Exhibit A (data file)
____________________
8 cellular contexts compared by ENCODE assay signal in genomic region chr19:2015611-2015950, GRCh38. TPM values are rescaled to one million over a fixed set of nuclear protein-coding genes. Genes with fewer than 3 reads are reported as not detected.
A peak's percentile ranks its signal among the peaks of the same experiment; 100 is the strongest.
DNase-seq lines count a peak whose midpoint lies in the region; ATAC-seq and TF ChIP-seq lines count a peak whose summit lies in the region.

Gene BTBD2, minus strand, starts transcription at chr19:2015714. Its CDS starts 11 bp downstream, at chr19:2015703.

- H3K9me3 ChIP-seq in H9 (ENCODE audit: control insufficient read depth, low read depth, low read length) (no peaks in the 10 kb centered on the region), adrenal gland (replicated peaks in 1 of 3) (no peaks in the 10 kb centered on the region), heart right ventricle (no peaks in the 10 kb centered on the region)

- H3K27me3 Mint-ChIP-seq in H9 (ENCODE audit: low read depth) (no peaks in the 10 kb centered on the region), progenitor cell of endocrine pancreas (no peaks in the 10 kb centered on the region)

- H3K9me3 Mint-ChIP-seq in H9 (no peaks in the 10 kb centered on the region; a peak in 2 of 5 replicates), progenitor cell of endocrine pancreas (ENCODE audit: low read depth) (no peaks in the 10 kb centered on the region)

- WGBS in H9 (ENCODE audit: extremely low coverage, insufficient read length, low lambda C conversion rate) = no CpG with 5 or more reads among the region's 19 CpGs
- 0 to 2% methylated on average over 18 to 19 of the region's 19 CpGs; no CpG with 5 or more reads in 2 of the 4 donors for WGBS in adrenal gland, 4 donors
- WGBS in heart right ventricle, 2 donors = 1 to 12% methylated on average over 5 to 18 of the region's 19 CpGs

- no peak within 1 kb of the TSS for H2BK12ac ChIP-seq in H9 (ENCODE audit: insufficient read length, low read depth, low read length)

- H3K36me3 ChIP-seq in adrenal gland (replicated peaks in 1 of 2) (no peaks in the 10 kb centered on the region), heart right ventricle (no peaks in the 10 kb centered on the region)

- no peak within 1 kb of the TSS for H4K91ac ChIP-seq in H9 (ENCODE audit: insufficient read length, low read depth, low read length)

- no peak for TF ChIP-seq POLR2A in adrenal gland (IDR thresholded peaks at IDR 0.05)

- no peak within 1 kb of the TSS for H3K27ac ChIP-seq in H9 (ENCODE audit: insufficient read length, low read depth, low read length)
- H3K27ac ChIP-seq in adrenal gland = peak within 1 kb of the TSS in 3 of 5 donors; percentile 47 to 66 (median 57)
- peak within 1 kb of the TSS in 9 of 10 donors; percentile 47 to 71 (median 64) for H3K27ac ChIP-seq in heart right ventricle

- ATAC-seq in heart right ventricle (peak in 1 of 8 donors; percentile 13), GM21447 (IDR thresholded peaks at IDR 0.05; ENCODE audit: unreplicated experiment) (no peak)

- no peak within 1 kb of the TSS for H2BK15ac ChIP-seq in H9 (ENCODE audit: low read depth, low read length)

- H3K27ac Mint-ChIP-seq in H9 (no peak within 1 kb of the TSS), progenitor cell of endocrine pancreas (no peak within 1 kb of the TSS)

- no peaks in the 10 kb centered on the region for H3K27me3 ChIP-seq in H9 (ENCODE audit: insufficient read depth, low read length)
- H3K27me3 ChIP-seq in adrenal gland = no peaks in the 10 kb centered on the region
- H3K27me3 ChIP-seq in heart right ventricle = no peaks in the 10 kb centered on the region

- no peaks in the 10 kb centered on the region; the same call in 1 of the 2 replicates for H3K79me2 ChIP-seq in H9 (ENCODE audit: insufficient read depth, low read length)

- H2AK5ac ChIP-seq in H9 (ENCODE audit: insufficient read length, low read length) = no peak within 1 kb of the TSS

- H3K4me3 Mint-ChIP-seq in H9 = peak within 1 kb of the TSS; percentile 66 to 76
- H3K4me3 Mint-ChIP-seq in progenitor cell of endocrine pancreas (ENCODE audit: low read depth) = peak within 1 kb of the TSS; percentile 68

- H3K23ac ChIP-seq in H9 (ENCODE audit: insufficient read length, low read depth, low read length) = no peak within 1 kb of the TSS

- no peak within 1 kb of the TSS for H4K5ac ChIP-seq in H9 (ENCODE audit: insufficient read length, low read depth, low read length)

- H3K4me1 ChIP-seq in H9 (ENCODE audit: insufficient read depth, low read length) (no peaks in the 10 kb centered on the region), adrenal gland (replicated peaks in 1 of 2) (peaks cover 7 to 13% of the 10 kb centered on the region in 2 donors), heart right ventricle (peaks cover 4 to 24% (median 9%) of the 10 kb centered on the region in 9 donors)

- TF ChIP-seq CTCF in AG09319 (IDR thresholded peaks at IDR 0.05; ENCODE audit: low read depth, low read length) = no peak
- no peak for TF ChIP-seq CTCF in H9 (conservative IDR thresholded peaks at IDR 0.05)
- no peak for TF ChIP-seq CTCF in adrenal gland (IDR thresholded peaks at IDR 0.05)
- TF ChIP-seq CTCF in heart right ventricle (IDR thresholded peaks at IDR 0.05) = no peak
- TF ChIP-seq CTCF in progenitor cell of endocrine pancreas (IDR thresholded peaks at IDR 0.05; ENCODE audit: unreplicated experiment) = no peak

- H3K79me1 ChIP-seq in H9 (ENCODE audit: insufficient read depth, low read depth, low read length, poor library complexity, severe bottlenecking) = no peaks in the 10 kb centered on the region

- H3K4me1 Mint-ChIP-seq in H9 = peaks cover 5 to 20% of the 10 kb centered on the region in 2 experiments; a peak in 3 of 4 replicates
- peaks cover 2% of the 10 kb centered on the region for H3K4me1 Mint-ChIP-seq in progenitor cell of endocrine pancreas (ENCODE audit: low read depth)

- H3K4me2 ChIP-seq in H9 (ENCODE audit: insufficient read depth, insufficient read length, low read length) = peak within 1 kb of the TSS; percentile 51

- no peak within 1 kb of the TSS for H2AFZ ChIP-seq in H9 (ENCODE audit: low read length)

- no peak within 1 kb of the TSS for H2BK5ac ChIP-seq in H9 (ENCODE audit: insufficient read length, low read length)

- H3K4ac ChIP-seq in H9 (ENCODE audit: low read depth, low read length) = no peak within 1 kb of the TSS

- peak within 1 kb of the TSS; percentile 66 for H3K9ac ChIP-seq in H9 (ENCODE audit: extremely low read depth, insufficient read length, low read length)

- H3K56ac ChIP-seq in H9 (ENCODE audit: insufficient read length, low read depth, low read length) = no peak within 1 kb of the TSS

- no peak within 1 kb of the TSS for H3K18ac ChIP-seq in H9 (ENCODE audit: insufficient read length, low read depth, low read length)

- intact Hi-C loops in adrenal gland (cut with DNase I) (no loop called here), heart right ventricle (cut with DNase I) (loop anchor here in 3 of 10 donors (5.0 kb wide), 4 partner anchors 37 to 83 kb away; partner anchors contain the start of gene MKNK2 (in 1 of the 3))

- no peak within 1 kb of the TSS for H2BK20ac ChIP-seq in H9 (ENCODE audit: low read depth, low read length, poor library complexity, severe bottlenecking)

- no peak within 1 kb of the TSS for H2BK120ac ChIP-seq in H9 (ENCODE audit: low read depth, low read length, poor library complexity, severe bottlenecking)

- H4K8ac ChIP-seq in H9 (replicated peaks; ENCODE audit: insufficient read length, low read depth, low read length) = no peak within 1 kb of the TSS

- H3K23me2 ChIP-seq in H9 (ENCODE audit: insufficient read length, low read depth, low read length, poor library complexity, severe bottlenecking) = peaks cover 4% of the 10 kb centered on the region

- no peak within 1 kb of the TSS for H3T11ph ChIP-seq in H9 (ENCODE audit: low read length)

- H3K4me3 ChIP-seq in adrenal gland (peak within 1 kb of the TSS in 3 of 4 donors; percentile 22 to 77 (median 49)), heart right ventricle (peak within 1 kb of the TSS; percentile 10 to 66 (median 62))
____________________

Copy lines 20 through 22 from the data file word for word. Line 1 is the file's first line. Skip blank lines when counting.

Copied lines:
- H3K27ac Mint-ChIP-seq in H9 (no peak within 1 kb of the TSS), progenitor cell of endocrine pancreas (no peak within 1 kb of the TSS)

- no peaks in the 10 kb centered on the region for H3K27me3 ChIP-seq in H9 (ENCODE audit: insufficient read depth, low read length)
- H3K27me3 ChIP-seq in adrenal gland = no peaks in the 10 kb centered on the region